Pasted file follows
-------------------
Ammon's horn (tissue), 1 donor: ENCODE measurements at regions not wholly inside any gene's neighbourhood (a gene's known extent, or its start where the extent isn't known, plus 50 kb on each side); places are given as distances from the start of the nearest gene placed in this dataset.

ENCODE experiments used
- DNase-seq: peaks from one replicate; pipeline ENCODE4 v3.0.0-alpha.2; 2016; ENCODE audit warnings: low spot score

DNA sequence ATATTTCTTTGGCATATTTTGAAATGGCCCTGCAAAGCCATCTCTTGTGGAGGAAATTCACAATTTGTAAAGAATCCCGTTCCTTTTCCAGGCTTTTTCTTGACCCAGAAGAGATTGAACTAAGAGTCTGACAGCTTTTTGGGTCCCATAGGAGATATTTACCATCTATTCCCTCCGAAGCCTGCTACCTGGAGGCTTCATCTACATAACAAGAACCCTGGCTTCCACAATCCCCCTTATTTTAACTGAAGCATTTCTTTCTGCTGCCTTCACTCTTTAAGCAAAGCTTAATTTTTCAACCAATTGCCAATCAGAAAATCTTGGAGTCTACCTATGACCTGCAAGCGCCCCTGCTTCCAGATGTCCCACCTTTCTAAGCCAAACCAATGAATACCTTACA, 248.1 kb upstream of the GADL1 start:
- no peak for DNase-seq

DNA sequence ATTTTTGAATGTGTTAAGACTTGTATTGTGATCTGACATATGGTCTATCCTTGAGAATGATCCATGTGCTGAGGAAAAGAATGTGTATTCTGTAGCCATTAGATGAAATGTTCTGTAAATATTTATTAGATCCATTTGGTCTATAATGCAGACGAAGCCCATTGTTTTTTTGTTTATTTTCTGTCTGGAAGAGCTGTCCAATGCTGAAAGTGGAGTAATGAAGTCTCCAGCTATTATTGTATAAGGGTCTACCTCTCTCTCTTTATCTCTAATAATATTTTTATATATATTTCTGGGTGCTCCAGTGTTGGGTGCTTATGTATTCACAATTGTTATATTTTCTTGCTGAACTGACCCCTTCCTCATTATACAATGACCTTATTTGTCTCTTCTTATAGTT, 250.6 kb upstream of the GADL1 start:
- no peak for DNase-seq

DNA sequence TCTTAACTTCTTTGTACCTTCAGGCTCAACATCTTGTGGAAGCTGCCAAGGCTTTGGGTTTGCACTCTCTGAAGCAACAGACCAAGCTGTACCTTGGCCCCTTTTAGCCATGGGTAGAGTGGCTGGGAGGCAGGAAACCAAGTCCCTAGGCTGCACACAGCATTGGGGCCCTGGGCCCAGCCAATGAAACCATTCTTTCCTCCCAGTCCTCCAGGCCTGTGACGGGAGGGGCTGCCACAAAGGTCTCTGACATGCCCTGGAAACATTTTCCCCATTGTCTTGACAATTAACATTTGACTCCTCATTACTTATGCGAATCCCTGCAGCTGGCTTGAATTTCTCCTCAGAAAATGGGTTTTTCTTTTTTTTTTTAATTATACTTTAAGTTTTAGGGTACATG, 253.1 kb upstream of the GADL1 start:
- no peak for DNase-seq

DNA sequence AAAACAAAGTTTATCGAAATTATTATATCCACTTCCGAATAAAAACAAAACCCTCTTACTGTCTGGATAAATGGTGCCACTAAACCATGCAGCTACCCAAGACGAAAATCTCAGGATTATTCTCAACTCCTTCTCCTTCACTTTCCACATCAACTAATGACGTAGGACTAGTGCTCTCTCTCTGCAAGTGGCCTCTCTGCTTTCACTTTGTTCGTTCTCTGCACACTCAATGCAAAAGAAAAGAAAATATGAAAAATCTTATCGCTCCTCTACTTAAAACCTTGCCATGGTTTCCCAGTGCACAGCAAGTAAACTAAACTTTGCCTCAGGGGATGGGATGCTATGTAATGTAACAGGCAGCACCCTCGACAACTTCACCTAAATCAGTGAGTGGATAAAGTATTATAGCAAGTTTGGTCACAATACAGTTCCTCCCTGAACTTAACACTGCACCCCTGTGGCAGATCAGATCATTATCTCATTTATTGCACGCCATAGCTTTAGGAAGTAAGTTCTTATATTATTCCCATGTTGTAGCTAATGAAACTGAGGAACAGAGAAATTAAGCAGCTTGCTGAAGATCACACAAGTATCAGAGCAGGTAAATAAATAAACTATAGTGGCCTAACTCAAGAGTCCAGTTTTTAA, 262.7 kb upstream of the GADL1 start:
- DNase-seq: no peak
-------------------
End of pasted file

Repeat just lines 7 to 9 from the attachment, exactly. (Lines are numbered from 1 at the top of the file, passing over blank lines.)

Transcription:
- no peak for DNase-seq

DNA sequence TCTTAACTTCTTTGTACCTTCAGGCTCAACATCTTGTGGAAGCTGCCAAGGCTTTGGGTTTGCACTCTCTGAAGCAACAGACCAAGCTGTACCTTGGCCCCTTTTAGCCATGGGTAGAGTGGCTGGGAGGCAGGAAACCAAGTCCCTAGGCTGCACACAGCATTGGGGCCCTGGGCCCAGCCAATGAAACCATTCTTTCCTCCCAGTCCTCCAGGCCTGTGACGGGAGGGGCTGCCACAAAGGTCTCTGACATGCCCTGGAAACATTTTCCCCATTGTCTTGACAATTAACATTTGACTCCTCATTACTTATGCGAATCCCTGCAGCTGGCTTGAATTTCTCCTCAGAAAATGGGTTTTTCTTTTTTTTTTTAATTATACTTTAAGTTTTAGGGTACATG, 253.1 kb upstream of the GADL1 start:
- no peak for DNase-seq